Gordon & Rees San Diego partners Timothy Branson and Miles Scully, and senior counsel Joni Flaherty and James Danaher, successfully defeated class certification in two food labeling lawsuits filed against their client, a national family-owned tea company.
Judge William H. Orrick of the Northern District of California found that the plaintiffs failed to advance an acceptable model of damages to support the certification of the class action. The Court denied certification of a damages class under Federal Rule of Civil Procedure Rule 23(b)(3), finding that the plaintiffs failed to provide a damages model linked to their theory of liability as required under Comcast Corp. v. Behrend, 133 S.Ct. 1426 (2013). Additionally, the Court denied certification of an injunctive class under Rule 23(b)(2), finding that the plaintiffs lacked standing to sue. Id. at 9:17-18.
The cases against the Defendant are two of nearly 50 lawsuits filed by the same attorneys against food manufacturers beginning in 2012. The cases claim that the food companies have somehow harmed consumers through their product labeling, allegedly violating California’s consumer protection laws. Defendant's labels, which are controlled by Food & Drug Administration regulations, tout the health benefits of its teas and inclusion of beneficial antioxidants in its products. The named plaintiffs in the two related lawsuits testified that they enjoyed consuming the teas until learning of the opportunity to participate in these lawsuits from class counsel.
To certify a representative class action on behalf of other consumers, plaintiffs must prove, inter alia, that damages are capable of measurement on a classwide basis, and that the damages methodology is tied to the plaintiffs’ theory of liability. In other words, if the model purporting to serve as evidence of damages in the class action does not measure only those damages attributable to Defendant's alleged conduct, then the plaintiffs cannot possibly establish that damages are susceptible of measurement across the entire class. The plaintiffs argued that if liability was proven, damages to the class members would equal the total purchase price of the tea products, and the Court disagreed.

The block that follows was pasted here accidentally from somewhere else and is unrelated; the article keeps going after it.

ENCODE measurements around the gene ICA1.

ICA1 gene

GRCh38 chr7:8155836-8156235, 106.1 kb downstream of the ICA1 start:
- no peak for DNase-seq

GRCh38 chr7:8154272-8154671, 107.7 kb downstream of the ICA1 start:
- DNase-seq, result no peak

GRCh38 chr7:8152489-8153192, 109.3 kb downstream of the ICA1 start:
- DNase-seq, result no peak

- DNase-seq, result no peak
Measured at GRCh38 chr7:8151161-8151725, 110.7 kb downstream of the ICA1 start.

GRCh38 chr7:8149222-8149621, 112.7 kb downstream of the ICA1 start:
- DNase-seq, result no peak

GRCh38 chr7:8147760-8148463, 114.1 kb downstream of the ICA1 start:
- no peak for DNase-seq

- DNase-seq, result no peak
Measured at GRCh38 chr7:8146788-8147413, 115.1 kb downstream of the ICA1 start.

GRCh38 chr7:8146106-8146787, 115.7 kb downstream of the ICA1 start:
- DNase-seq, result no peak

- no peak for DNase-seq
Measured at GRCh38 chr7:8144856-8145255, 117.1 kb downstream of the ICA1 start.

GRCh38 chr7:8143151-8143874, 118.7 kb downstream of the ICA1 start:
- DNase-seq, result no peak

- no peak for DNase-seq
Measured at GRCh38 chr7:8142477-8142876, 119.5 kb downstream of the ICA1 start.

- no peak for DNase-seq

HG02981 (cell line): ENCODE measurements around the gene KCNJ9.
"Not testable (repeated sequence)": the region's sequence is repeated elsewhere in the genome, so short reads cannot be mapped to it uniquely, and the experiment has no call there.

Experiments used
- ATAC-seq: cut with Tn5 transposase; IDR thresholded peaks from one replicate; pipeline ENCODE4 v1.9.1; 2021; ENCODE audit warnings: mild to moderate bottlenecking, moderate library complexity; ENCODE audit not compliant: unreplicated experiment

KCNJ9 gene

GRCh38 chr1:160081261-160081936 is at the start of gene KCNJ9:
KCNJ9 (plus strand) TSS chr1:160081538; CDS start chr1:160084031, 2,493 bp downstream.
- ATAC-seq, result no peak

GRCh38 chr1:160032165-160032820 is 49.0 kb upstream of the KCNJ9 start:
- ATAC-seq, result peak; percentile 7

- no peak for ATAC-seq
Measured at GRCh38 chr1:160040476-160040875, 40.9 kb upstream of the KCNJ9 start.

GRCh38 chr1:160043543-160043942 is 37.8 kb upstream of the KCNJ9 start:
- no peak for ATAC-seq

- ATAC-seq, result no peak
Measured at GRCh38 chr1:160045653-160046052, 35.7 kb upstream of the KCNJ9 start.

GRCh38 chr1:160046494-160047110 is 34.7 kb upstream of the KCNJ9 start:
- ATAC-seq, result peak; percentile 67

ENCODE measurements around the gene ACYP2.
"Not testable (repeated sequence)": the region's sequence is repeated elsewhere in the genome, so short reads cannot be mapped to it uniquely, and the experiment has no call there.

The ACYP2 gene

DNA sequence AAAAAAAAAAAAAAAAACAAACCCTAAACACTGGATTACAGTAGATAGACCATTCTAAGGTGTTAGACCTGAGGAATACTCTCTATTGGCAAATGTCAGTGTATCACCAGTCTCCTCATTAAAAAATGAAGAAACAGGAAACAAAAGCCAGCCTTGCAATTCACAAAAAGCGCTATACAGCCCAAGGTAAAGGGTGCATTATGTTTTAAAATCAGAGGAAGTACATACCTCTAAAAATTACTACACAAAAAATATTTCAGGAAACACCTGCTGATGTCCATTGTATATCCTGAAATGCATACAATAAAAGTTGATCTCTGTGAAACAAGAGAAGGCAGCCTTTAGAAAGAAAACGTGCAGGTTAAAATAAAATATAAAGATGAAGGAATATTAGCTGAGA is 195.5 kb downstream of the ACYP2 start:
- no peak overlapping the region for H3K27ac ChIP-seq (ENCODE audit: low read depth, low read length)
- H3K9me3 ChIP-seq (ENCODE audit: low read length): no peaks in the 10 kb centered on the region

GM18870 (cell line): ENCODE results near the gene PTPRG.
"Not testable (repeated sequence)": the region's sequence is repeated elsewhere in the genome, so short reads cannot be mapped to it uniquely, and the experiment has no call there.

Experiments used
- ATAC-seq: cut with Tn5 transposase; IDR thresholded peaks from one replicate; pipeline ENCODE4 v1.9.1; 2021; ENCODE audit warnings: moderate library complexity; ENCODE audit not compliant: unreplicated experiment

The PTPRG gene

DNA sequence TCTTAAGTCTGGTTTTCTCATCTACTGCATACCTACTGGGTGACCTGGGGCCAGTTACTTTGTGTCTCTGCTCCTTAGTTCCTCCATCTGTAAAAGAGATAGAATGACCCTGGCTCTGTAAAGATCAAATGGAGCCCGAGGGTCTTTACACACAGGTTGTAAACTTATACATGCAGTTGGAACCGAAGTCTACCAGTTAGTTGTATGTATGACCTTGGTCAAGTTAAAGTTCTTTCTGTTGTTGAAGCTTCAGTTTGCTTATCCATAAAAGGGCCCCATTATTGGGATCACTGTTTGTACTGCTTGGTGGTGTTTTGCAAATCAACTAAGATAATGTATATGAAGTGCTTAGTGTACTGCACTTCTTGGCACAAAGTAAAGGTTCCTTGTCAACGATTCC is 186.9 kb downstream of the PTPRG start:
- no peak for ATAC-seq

In the opinions, Judge Orrick confirmed that “the proper measure of restitution in a mislabeling case is the amount necessary to compensate the purchaser for the difference between a product as labeled and the product as received, not the full purchase price or all profits.” Khasin at 5:15-18. The Court accordingly rejected plaintiffs’ attempt to bypass this requirement by falsely claiming the products were of no value, such that class members were entitled to a full refund. Judge Orrick held that it was “too implausible” to assume consumers gained no benefit from the challenged products. Id. at 6:4-17. The Court stated that it had already clarified the proper calculation for restitution, and declined to change its position now. Id. at 6:19-22.
Judge Orrick further held that future harm was unlikely, since the plaintiffs knew of Defendant's labeling and would not subsequently read the labels in the manner contended by class counsel. The Court also rejected plaintiffs’ request for statutory or nominal damages, finding plaintiffs failed to demonstrate they were entitled to these remedies or that Defendant had breached any duty to its customers. Khasin at 6:23-7:19.
The Court also noted several other potential deficiencies to the plaintiffs’ bid for class certification, including problems with ascertainability, lack of common questions of law and fact, and failure to show classwide proof that a reasonable consumer would find the statements material. Khasin at 10:9-17. In light of the plaintiffs’ failure to present a viable damages model, a threshold issue for class certification, the Court declined ruling on these other issues. Id. at 10:18-22.
The decision was covered by Law360 in a report that can be viewed here